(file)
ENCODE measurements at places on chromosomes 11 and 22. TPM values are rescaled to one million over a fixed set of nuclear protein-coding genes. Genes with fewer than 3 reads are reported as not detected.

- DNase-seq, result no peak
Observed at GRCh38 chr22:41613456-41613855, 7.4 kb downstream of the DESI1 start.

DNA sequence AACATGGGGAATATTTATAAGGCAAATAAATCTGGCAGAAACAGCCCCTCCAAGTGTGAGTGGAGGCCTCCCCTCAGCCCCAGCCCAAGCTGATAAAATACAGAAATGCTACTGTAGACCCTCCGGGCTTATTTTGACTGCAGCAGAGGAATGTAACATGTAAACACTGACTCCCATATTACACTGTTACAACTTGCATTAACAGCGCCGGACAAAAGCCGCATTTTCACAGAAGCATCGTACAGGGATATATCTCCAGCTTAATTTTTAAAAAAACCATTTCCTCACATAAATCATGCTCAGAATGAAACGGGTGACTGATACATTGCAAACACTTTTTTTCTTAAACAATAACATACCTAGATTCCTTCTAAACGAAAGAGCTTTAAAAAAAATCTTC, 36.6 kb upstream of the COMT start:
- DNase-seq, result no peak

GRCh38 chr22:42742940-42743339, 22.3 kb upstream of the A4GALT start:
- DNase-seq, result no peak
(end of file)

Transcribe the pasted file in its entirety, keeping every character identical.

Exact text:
ENCODE measurements at places on chromosomes 11 and 22. TPM values are rescaled to one million over a fixed set of nuclear protein-coding genes. Genes with fewer than 3 reads are reported as not detected.

- DNase-seq, result no peak
Observed at GRCh38 chr22:41613456-41613855, 7.4 kb downstream of the DESI1 start.

DNA sequence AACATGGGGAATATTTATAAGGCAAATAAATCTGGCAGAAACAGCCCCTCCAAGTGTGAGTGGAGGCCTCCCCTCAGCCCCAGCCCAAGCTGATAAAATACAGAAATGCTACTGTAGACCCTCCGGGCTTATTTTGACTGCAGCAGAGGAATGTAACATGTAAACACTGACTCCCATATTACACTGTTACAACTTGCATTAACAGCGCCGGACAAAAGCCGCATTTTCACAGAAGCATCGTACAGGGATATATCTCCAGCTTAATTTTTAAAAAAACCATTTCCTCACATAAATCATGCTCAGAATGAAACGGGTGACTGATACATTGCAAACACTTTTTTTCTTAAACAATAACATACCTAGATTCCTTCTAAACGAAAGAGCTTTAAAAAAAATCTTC, 36.6 kb upstream of the COMT start:
- DNase-seq, result no peak

GRCh38 chr22:42742940-42743339, 22.3 kb upstream of the A4GALT start:
- DNase-seq, result no peak